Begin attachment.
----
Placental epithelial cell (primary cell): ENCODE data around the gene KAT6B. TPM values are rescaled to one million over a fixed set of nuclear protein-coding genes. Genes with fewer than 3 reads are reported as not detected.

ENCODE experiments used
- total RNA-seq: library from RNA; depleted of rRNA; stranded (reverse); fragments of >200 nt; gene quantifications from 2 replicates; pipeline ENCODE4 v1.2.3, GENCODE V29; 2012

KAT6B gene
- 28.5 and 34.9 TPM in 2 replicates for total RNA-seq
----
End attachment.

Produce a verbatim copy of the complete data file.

Placental epithelial cell (primary cell): ENCODE data around the gene KAT6B. TPM values are rescaled to one million over a fixed set of nuclear protein-coding genes. Genes with fewer than 3 reads are reported as not detected.

ENCODE experiments used
- total RNA-seq: library from RNA; depleted of rRNA; stranded (reverse); fragments of >200 nt; gene quantifications from 2 replicates; pipeline ENCODE4 v1.2.3, GENCODE V29; 2012

KAT6B gene
- 28.5 and 34.9 TPM in 2 replicates for total RNA-seq